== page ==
After thumbing through the book, wondering where to start, I decided to begin my long distance exploration of Spain with a traditional favorite, Tortilla Espanola. I remember this dish fondly from my initial introduction to it at a tapas bar in Madrid where I first saw wine drunk from a traditional Catalonian vessel called a porron, a sort of a glass bota or wineskin, between bites of this delicious potato and egg dish. I’ve been to the grocery to collect the ingredients and hope that this combination of armchair traveling and kitchen alchemy will result in a sense of copious sunshine by late afternoon.
Tortilla Espanola (Spanish Omelet)
(from "Spain and the World Table")
9 Yukon Gold potatoes (about 2 pounds) peeled and sliced 1/8 inch thick
1 3/4 teaspoon salt, divided
1/2 cup plus 2 tablespoons extra virgin olive oil, divided
1 cup chopped yellow onions
1/3 cup chopped red bell pepper
1/3 cup chopped green bell pepper
1/2 cup diced chorizo sausage
1 cup diced Serrano ham
10 large eggs
Beat eggs and 3/4 teaspoon salt in a large bowl until smooth. Set aside.
Toss sliced potatoes with 1 teaspoon of salt. Heat 1/2 cup olive oil in a large non-stick or well seasoned frying pan. Add potatoes and cook, stirring occasionally, until the potatoes begin to soften (approximately 5 minutes).
Add the onions, peppers, sausage and ham. Continue to cook, stirring occasionally, until potatoes are tender, another 5-10 minutes).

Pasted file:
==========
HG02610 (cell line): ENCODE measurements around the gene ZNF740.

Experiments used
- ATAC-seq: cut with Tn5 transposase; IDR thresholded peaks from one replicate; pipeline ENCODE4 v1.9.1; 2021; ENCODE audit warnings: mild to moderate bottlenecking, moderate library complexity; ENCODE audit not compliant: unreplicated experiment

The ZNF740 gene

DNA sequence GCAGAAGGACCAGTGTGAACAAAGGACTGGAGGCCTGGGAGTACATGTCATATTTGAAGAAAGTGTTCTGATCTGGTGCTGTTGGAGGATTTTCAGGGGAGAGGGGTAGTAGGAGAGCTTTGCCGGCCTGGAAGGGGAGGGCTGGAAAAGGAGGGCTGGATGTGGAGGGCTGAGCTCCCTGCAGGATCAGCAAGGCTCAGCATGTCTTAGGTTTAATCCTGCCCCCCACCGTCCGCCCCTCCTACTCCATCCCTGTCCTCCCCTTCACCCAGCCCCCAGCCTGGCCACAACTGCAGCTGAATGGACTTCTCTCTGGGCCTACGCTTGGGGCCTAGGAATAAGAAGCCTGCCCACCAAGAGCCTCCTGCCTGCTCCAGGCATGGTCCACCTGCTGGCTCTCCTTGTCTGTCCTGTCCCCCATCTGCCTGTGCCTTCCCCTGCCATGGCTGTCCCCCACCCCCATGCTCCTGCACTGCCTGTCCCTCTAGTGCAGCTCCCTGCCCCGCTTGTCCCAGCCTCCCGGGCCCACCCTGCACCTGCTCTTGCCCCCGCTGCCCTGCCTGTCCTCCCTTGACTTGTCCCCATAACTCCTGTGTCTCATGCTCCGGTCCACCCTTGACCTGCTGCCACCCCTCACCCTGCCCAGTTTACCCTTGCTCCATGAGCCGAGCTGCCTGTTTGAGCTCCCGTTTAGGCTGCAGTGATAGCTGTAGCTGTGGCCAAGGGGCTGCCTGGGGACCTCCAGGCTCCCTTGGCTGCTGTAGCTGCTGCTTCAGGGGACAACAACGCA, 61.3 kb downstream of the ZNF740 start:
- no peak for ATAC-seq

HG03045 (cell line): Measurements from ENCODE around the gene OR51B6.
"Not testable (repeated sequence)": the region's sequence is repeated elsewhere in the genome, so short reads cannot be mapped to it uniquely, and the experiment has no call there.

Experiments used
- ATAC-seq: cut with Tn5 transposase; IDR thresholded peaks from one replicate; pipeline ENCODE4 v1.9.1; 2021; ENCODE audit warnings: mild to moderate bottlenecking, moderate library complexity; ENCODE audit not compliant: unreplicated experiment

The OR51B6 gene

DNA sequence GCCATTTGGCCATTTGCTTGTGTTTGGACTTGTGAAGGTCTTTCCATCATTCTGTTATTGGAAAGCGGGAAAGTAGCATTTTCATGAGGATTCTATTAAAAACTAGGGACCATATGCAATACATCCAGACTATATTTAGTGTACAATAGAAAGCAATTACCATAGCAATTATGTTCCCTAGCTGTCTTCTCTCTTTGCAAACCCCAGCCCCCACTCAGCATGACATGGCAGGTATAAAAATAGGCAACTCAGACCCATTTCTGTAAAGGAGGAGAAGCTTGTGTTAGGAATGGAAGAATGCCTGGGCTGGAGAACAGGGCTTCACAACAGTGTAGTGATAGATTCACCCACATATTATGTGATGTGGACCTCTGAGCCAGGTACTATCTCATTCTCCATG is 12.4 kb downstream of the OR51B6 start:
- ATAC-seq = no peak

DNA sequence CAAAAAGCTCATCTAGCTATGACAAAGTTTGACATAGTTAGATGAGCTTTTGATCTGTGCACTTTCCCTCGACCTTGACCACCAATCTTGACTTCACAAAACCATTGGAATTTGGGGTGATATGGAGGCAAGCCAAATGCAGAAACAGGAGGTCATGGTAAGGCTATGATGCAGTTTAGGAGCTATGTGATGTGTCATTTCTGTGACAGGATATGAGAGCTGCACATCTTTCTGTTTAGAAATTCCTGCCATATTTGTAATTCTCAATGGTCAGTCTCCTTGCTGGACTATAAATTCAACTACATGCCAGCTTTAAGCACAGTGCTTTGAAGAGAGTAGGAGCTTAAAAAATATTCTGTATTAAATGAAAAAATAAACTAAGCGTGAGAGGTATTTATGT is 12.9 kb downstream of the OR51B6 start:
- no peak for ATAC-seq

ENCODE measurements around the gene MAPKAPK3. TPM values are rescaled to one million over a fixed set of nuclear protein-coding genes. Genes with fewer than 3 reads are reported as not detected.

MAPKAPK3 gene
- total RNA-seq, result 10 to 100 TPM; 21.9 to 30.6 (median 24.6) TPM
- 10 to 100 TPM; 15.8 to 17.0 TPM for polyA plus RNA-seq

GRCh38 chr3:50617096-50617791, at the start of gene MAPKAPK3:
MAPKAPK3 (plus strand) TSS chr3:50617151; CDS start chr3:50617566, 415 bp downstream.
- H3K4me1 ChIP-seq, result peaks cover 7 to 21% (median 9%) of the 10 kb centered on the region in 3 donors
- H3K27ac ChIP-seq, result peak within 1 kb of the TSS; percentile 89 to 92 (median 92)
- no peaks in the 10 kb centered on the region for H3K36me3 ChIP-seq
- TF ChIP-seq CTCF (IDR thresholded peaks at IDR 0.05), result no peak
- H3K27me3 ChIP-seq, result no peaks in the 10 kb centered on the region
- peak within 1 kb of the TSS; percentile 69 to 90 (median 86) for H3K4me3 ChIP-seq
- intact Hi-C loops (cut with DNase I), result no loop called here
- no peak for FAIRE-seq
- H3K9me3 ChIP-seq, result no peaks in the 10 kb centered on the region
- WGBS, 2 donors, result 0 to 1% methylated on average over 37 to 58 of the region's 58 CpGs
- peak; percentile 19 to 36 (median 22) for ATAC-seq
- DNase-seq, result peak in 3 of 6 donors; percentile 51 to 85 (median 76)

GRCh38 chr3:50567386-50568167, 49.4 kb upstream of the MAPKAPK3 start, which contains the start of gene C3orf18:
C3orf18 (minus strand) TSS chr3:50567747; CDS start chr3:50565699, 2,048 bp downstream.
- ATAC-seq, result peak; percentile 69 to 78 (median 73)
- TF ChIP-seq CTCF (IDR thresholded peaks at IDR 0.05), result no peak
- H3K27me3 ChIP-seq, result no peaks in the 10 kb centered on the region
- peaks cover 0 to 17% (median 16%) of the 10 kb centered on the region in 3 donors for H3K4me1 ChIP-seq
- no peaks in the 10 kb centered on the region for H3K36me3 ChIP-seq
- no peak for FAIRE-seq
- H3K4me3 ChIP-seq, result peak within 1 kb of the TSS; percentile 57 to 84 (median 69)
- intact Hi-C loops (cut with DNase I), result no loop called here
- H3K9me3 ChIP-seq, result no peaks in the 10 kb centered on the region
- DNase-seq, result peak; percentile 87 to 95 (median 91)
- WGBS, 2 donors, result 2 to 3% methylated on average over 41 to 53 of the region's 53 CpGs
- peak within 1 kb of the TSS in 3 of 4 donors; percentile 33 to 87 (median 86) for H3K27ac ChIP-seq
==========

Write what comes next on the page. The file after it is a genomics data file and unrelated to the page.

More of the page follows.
Drain the potato mixture and add it to the eggs. Stir until well combined.
Clean the frying pan then return it to medium heat. Add 2 tablespoons of olive oil. When the oil is quite hot add the potato mixture, smoothing it evenly in the pan.
Reduce heat to low. Cook the egg mixture, gently shaking the pan occasionally to prevent sticking, until the mixture is set (approximately 8 minutes).
Remove pan from heat. Cover the omelet with a large plate ( a flat pan lid or omelet turner be used instead) then flip the pan, inverting the omelet onto the plate. Slide the omelet back into the pan to cook the other side until lightly browned (approximately 5 minutes).
Transfer the omelet to a serving plate. Cut into wedges or squares. Serve hot or at room temperature.
I could not find Serrano ham at any local markets. In this case I substituted prosciutto.
To my taste, the amount of salt can be reduced by about half.
Like any omelet, this dish is very generous in allowing for variations of quantities and ingredients to be added to the basic mixture of eggs and potatoes. Either ham or sausage or neither might be added. Likewise the mixture of vegetables or color of peppers might vary according to what is on hand.